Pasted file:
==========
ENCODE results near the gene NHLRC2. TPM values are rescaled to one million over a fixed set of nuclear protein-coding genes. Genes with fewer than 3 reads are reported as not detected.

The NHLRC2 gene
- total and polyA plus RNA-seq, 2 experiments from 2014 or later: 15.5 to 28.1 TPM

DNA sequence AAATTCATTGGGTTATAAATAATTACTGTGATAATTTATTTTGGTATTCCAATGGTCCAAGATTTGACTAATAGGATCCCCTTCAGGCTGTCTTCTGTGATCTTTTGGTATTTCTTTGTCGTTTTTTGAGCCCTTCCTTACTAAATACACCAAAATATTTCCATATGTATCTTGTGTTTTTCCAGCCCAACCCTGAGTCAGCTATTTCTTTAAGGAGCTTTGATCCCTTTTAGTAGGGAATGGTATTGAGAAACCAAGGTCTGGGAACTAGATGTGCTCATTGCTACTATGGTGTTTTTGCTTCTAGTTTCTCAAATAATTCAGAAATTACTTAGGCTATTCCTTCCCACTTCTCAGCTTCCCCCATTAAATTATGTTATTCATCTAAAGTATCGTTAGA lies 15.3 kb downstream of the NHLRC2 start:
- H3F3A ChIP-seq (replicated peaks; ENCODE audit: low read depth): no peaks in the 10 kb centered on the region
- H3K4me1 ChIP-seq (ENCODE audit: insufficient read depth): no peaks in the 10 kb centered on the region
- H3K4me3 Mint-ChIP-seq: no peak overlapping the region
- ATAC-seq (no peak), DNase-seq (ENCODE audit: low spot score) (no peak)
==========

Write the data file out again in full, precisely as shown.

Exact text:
ENCODE results near the gene NHLRC2. TPM values are rescaled to one million over a fixed set of nuclear protein-coding genes. Genes with fewer than 3 reads are reported as not detected.

The NHLRC2 gene
- total and polyA plus RNA-seq, 2 experiments from 2014 or later: 15.5 to 28.1 TPM

DNA sequence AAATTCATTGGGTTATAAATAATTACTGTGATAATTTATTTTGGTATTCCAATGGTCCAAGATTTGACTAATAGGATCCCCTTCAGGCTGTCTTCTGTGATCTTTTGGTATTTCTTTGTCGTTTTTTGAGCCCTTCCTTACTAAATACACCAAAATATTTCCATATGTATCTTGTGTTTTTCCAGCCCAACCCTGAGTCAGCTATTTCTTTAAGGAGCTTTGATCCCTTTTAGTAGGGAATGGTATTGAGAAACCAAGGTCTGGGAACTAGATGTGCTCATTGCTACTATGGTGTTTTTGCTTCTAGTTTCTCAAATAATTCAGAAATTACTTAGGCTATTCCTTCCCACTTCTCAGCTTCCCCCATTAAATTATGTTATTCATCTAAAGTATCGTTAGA lies 15.3 kb downstream of the NHLRC2 start:
- H3F3A ChIP-seq (replicated peaks; ENCODE audit: low read depth): no peaks in the 10 kb centered on the region
- H3K4me1 ChIP-seq (ENCODE audit: insufficient read depth): no peaks in the 10 kb centered on the region
- H3K4me3 Mint-ChIP-seq: no peak overlapping the region
- ATAC-seq (no peak), DNase-seq (ENCODE audit: low spot score) (no peak)